Monday, March 25, 2013

More Bubble Activity- Synthetic CDOs Are B"AAA"ck

Only they are not rated AAA anymore.  They don't get ratings, that's the lesson learned from the last decade.  If you don't rate them, you will still find buyers.  BBG explains in Synthetic CDOs Making Comeback as Yields Juiced:

Derivatives that pool credit- default swaps to make magnified bets on corporate debt, popularized in the last credit bubble, are making a comeback as investors search farther afield for alternatives to bonds at record-low yields. 
Synthetic credit, which amplified the financial crisis five years ago, is enticing investors after corporate-bond yields dropped to less than half the 20-year average. By betting on the degree to which a group of companies will default, a CDO may pay relative yields of more than 5 percentage points, four times that of a typical credit-swaps transaction on similar debt. 
“That’s a valid strategy for this part of the credit cycle: Don’t stretch on credit quality, but rather leverage your exposure to better-quality credit,” Ashish Shah, the head of global credit investment at New York-based AllianceBernstein LP, which oversees $256 billion in fixed-income assets, said... 
Unlike many of the synthetic deals created during the market’s peak before 2008, the transaction pitched by Citigroup wasn’t to be sold to investors in the form of securities and wasn’t graded by ratings companies.

About $2 billion notional of similar trades were created last year and between $500 million and $1 billion in 2013, Mickey Bhatia, the head of structured credit at Citigroup, said in an interview. The trades average between $10 million and $30 million, he said, declining to comment on any specific transactions.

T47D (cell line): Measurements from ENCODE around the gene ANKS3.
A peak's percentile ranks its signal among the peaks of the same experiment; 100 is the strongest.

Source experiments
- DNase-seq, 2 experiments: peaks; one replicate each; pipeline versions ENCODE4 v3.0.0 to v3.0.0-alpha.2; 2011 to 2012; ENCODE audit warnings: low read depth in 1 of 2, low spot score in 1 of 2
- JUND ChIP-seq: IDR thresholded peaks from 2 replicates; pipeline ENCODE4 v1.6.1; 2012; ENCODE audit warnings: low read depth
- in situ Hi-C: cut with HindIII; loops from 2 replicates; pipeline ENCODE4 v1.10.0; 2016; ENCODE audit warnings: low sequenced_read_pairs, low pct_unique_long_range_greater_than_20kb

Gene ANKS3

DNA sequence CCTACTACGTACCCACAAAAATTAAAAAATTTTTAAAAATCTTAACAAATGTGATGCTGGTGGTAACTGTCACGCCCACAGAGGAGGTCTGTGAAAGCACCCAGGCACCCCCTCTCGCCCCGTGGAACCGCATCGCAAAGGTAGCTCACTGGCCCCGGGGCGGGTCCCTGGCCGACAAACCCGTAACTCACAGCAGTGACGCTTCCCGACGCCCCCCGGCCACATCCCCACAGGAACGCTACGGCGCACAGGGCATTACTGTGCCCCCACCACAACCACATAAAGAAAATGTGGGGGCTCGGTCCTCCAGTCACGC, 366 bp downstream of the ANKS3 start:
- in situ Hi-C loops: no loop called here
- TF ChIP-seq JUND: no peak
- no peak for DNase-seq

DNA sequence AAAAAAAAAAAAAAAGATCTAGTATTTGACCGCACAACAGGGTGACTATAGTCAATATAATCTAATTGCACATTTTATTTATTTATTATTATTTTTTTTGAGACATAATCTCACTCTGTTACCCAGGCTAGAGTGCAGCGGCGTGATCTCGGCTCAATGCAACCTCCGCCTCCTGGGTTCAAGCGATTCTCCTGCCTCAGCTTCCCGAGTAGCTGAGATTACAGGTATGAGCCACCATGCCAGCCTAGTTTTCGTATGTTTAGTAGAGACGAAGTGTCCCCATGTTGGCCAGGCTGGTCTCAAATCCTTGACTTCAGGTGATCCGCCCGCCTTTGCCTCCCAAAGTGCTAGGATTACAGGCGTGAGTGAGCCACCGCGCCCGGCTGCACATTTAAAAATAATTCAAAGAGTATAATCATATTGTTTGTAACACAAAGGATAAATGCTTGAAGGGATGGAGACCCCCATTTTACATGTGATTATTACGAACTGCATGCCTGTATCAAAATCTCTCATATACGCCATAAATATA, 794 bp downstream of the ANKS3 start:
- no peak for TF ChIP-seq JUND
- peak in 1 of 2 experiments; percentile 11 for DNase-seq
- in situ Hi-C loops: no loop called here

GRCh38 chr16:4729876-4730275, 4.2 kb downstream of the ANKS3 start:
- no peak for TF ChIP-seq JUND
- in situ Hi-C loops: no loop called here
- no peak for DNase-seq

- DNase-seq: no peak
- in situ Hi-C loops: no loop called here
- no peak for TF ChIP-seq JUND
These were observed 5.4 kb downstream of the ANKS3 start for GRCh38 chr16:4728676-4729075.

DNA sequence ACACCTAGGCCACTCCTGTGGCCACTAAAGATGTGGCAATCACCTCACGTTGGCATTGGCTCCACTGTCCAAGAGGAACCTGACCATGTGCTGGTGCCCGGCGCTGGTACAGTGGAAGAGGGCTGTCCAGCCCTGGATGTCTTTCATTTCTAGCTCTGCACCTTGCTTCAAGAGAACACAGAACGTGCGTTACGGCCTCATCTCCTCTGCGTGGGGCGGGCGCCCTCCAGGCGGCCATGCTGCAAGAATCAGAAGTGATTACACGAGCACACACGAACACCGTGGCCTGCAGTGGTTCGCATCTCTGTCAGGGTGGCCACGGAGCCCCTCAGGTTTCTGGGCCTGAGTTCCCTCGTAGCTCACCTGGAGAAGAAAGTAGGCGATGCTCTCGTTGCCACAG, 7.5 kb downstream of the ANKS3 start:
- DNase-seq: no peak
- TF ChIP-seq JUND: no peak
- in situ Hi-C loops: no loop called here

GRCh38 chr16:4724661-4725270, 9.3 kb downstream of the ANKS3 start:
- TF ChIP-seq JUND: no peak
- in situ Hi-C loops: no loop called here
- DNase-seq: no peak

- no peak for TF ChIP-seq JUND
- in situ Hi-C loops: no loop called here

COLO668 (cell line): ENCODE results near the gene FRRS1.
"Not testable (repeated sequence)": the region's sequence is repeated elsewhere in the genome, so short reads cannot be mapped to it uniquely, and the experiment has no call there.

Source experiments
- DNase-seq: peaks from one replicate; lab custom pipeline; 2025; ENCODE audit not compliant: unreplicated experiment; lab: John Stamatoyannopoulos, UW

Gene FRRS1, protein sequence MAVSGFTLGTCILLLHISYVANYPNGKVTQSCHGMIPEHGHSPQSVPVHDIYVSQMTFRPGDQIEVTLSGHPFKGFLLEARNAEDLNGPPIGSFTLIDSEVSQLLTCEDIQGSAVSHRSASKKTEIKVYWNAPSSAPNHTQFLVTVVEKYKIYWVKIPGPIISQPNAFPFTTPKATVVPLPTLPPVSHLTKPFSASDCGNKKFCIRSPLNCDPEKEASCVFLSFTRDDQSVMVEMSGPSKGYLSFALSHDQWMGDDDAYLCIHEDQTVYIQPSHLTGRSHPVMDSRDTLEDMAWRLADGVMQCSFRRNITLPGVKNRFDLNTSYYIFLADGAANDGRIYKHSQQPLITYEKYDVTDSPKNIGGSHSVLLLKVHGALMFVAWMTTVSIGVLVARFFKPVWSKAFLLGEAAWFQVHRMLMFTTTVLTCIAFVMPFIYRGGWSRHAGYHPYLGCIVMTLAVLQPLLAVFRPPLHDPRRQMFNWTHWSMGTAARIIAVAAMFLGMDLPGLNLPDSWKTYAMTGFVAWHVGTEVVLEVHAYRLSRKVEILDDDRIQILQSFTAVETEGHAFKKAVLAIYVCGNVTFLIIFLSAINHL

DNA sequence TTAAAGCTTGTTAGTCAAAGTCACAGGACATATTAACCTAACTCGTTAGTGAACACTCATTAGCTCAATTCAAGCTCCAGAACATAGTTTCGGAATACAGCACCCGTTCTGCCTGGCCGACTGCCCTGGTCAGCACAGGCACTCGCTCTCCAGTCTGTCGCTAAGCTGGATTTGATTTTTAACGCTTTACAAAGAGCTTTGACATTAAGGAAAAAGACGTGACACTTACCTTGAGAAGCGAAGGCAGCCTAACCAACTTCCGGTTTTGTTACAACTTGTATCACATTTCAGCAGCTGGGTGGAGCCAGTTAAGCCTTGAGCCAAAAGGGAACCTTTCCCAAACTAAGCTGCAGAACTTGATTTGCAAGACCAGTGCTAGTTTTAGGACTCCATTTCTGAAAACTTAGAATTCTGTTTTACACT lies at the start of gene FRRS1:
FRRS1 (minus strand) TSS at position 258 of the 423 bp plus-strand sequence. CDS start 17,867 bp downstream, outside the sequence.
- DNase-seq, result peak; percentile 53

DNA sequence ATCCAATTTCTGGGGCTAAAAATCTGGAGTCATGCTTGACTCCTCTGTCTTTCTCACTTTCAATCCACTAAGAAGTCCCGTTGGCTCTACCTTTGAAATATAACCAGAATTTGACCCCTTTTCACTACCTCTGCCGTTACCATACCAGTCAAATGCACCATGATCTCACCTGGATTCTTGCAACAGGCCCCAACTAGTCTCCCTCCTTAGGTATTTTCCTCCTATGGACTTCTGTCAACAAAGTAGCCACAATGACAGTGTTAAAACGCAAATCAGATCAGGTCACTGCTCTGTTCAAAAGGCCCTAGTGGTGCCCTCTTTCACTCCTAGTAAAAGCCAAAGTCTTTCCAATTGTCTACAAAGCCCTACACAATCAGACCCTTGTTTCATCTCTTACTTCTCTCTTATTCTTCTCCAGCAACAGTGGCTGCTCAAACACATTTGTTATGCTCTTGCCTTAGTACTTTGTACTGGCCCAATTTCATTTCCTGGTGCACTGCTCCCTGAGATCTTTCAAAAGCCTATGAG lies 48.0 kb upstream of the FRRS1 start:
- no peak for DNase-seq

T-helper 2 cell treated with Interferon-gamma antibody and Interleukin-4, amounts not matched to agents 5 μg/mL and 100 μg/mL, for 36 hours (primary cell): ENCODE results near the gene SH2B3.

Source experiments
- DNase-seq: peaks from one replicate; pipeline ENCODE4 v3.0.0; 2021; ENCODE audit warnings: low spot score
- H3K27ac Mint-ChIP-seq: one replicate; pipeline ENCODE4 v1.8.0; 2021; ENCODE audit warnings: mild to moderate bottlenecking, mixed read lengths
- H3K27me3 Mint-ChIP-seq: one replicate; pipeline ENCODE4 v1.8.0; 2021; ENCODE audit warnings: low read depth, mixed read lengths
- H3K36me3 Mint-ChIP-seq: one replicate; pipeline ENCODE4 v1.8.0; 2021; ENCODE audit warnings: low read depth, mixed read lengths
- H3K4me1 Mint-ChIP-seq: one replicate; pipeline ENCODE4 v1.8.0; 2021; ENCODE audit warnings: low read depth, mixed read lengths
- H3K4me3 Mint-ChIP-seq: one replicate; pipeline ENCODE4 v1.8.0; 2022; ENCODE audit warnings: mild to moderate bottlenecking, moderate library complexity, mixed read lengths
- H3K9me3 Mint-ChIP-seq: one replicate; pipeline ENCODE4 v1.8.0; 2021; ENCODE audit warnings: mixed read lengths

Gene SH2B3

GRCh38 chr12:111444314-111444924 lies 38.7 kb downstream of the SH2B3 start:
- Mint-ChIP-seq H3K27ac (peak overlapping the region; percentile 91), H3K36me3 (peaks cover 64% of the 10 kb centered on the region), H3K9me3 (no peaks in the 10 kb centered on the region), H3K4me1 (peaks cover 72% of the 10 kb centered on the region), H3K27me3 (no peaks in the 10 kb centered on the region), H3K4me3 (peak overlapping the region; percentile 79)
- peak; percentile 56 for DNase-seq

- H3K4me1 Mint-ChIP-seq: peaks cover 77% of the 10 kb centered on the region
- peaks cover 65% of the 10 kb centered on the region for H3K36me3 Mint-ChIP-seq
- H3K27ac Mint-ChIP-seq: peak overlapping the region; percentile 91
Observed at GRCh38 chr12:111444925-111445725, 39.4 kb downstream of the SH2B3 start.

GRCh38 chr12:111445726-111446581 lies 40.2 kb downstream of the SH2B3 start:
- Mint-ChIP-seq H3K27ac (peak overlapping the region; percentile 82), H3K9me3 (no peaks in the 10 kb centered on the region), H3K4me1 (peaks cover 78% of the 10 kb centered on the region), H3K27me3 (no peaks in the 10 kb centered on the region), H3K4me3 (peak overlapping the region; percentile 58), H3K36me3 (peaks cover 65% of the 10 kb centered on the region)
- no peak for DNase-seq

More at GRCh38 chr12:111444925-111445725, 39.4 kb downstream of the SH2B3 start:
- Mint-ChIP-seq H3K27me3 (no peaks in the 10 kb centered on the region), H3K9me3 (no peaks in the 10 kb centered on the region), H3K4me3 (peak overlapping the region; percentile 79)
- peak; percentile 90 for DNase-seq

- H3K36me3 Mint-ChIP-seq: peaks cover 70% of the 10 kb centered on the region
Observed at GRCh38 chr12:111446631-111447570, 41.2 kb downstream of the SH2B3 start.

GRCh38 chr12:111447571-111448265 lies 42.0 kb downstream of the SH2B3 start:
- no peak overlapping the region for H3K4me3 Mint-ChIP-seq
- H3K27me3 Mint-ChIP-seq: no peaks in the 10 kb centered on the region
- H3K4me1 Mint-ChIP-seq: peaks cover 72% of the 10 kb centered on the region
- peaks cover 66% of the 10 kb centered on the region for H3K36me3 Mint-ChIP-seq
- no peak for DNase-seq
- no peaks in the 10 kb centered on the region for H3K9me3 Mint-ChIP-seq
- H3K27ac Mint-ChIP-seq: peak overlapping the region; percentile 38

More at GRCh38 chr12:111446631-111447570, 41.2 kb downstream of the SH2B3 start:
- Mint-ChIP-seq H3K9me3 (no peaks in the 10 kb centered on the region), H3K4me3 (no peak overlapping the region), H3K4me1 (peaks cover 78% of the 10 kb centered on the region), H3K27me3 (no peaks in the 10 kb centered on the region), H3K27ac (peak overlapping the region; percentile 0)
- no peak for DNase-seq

“Investors are in a desperate search for yield,” said David Knutson, a credit analyst at Legal & General Investment Management America. “CDO products offer incremental yield to plain-vanilla transactions.” 
Nothing has changed.  What "inning" is it?  There is no reason to argue with Howard Marks, who said recently it was the 5th inning.

If so, could the game be called because of rain at any time?  Or, will it go into extra innings?

Meanwhile, there are lots of cheap financial stocks to allow the reflation game to be played.  These range from GNW and LNC, both of which I am long, and MS and GS, either of which I may hold my nose on and buy.  All are below tangible book value, and the longer the game goes on, the more their assets will appear to be worth stated book.

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